The assessments of the Australian energy sector, and the recommendations contained in this report, are not radical. They echo many of the recommendations contained in the Review of Governance Arrangements for Australian Energy Markets (the “Vertigan Review”) (Vertigan, 2015) and the Independent Review into the Future Security of the NEM (the “Finkel Review”, 2017).
Furthermore, the key theme of improving medium and long-term strategy and market co-ordination across state lines is a key theme of the National Energy Guarantee with its reliability and emissions obligations which is currently in development.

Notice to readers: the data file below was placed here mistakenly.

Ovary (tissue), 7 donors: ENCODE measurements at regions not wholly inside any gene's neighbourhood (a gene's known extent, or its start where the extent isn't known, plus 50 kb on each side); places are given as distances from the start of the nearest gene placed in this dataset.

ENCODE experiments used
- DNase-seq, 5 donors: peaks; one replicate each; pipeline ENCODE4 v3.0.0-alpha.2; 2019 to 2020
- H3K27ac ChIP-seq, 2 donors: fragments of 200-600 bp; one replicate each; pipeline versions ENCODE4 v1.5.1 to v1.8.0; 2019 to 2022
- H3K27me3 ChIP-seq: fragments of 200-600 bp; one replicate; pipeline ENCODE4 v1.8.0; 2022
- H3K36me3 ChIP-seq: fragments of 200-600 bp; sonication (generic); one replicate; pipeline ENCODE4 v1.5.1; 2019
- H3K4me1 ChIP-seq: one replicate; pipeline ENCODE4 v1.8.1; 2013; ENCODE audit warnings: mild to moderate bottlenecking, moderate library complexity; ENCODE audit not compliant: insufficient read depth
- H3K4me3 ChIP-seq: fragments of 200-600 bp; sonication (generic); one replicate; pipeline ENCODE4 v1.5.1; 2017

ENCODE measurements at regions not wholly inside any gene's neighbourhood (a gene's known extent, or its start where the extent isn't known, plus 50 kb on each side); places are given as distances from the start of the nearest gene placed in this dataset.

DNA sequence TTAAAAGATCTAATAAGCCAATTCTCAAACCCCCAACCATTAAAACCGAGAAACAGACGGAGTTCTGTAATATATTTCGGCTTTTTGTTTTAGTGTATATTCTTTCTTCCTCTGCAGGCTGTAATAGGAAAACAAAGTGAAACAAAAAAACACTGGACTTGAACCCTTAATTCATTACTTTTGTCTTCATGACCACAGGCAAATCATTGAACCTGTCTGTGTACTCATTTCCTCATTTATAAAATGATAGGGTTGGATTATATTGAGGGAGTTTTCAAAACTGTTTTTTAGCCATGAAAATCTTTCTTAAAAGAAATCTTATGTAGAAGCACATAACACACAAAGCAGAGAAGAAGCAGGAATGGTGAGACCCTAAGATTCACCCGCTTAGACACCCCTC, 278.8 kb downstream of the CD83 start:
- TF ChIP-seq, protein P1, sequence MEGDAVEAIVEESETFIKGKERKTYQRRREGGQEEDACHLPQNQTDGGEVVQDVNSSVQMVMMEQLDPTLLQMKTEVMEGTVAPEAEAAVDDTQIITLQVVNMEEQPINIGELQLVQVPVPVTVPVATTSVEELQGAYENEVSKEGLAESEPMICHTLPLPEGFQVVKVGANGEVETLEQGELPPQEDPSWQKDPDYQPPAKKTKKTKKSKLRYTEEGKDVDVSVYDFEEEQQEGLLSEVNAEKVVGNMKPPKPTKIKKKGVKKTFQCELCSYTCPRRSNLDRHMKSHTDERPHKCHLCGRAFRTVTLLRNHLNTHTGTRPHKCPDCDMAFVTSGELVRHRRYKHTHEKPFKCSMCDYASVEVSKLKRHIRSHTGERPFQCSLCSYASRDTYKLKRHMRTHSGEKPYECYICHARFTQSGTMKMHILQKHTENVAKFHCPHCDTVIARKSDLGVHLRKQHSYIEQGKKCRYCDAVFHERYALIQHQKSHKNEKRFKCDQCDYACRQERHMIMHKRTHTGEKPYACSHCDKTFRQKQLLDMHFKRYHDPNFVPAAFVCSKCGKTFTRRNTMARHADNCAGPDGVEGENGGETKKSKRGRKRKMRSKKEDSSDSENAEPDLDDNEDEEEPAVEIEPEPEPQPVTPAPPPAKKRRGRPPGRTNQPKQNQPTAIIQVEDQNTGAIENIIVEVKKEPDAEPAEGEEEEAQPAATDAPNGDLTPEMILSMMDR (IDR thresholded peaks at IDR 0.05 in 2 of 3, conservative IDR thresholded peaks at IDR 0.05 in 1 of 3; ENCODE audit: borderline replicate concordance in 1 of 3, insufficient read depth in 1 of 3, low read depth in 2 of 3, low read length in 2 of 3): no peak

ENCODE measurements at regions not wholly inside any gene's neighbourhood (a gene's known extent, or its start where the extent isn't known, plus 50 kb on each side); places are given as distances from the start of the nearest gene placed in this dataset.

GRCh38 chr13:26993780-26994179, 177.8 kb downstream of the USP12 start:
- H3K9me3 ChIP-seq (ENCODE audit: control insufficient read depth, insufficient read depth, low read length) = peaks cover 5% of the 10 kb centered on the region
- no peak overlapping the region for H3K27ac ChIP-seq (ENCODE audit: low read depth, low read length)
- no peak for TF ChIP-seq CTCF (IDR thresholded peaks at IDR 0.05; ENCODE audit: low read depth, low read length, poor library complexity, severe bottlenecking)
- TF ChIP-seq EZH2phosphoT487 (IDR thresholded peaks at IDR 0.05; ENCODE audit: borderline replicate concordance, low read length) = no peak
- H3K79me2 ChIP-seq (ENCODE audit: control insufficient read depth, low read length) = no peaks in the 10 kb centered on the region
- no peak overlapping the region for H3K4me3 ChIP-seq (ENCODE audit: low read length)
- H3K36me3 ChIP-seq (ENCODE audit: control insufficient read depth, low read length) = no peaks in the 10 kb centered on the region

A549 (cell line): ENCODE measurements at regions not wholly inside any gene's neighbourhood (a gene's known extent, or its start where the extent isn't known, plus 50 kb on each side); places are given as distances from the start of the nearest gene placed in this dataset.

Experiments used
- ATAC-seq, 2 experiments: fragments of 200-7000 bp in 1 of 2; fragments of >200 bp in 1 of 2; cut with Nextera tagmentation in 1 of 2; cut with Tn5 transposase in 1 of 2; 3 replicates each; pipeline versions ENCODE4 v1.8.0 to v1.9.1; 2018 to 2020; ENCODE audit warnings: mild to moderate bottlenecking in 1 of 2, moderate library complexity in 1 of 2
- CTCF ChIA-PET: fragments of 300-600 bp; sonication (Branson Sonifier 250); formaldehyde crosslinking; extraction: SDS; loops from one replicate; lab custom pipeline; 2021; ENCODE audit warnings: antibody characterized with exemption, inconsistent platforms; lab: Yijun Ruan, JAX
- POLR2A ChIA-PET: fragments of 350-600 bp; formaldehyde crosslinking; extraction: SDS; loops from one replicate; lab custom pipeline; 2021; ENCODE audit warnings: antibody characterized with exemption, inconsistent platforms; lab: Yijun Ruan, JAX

To some extent, the coordination problems for policy in the energy sector identified by the IEA are inevitable in a country with significant state/territory autonomy which means international comparisons can be unhelpful.
In the gas sector, there are already a bunch of reforms underway following the release of inquiries by the Australian Competition and Consumer Commission (ACCC) and the AEMC, including the establishment of a Gas Market Reform Group (GMRG) and the Australian Domestic Gas Security Mechanism (ADGSM) launched in mid-2017 aimed at addressing potential gas shortages.
The most likely reform for the gas market coming out of this review, in our estimation, is the facilitation of better access to gas market hedging products.
We look forward to the Commonwealth Government’s response.